Tell us a little bit about the band. Where are you from? How did you all meet?
We’re from the shadow-land that is modern post-industrial northern Britain. We were all in a covers band as teenagers and we started to feel that we wanted to express ourselves in a way that was a little bit closer to who we were. We wanted to express things about our experience and lives that people could connect with. We figured as long as we don’t try to be anything other than ourselves and put our personality into it, we’d be pointing in the right direction.
What kind of style do you play, and any other bands you’d liken yourself to?
The style of music is definitely alternative rock but in terms of what styles of music or bands influence us, we really have no idea. The bands we listen to are so varied that we don’t have any sort of genre bias. We want to incorporate the weird, the trendy and the un-trendy alike. If something wants to come out in one of our songs then so be it we aren’t going to try and stop it. However, with that being said we are definitely – at least – as good as The Beatles.
You recently released Put The Sun In My Hand. What does this song mean to you?
Lyrically and musically the song is definitely based around the theme of personal reflection and responsibility. What problems are actually caused by yourself and what are you gonna do about it, what do you need to move forward. Maybe failing is better than never knowing. Either give yourself the power to illuminate why you aren’t happy or die never knowing who you are: ‘Put the sun in my hand or bury me with a question mark’.
Where did the inspiration for this come from?
Post teen confusion? I don’t know what to call it. I think there’s this sort of existential mood people inherit as they end their teenage years and reach their early twenties. It almost seems like it’s meant to be that way, as if it’s hard wired in our brains to happen. What would happen if instead of making doomer memes, you leant into those feelings and used them to analyse the person you could become? Probably self-improvement.
Did you have any help with the recording and producing process?
Dave Anson from Glass sound studio’s has the patient of a saint and was incredibly helpful throughout the whole process. He is incredibly helpful without being intimidating and we would recommend Glass sound studios to anybody. Most of the idea’s came whilst in the studio and the atmosphere while recording was instrumental to that.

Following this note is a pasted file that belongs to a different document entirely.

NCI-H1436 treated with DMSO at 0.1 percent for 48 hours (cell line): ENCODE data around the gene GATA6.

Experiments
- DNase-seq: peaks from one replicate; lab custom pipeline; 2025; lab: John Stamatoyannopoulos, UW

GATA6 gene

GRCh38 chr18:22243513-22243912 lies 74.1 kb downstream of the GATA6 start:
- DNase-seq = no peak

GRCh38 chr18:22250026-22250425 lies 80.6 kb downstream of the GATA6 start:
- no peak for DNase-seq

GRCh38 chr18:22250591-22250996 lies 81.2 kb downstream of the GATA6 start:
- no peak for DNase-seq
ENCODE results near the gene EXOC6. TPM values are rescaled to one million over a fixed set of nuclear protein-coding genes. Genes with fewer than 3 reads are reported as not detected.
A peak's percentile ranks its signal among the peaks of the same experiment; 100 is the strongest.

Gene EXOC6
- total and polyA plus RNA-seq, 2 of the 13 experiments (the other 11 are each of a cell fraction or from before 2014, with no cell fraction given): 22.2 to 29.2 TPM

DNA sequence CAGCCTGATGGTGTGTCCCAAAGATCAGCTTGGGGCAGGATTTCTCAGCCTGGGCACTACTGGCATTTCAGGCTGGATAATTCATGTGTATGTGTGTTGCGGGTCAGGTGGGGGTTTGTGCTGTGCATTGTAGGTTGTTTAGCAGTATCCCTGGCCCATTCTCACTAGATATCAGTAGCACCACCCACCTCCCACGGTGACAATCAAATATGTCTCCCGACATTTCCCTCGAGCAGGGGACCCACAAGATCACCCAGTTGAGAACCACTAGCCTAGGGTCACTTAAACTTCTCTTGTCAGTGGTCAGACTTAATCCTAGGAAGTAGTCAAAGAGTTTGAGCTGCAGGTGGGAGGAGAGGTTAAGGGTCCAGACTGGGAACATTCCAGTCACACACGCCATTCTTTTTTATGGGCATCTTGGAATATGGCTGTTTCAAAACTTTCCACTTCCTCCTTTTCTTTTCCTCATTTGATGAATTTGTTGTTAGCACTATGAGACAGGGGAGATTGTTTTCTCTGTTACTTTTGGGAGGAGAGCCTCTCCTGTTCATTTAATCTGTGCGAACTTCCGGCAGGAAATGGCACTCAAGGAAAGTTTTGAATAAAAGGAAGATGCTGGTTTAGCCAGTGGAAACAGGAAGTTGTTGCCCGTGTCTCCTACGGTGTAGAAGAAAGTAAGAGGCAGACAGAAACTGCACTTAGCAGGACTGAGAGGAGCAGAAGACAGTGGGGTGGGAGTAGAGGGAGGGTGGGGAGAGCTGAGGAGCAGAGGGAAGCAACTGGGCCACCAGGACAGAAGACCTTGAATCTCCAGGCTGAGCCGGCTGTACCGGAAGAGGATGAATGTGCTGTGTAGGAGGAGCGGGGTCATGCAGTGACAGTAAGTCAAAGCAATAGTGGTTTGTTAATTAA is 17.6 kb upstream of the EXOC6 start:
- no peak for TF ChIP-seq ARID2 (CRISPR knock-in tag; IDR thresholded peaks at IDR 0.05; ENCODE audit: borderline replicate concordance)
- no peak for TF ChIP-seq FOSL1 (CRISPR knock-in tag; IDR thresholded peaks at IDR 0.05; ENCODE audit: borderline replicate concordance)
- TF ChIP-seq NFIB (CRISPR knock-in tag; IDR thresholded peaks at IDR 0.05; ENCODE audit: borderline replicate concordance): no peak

Have you had chance to play many gigs before lockdown? Do you hope to play some after we are all allowed back out?
Just before the lockdown happened we had secured a headline at Gullivers in Manchester for the release of Put the sun in my hand and a were asked to a play at Kendall calling. Nothing like global deadly pandemic to mess up your plans, but things are being re-scheduled and stream numbers are the highest they’ve ever been so it’s still on the up. Bigger things to come is actually a fact and not a hope.
What artists are currently on your radar?
In terms of newer bands: Dry cleaning. They are so fresh and interesting and it’s gonna be so exciting to see how the develop. Other than that there are too many to name. However, if Sports Teams first album isn’t one of the best British debuts in a decade we will riot.
How else are you keeping yourself busy in isolation?
Boggling our minds at the streaming numbers is the main way that we’re passing the time in isolation. Other than that we’re just hopping around with anticipation to get some new stuff recorded, we can’t wait to blow people away.
Where can we find out more about you?
Follow us on our social media! That’s definitely the best way to get connected and get to know us.
Anything else you would like to tell us?
We are telling you to follow us. Get to know us, and strap yourself in for the future cause we swear down you won’t regret it.
Well, you heard it here first, and this band is one that looks set for greatness. I’d like to thank them for taking the time to answer my questions, and wish them the best of luck for the future.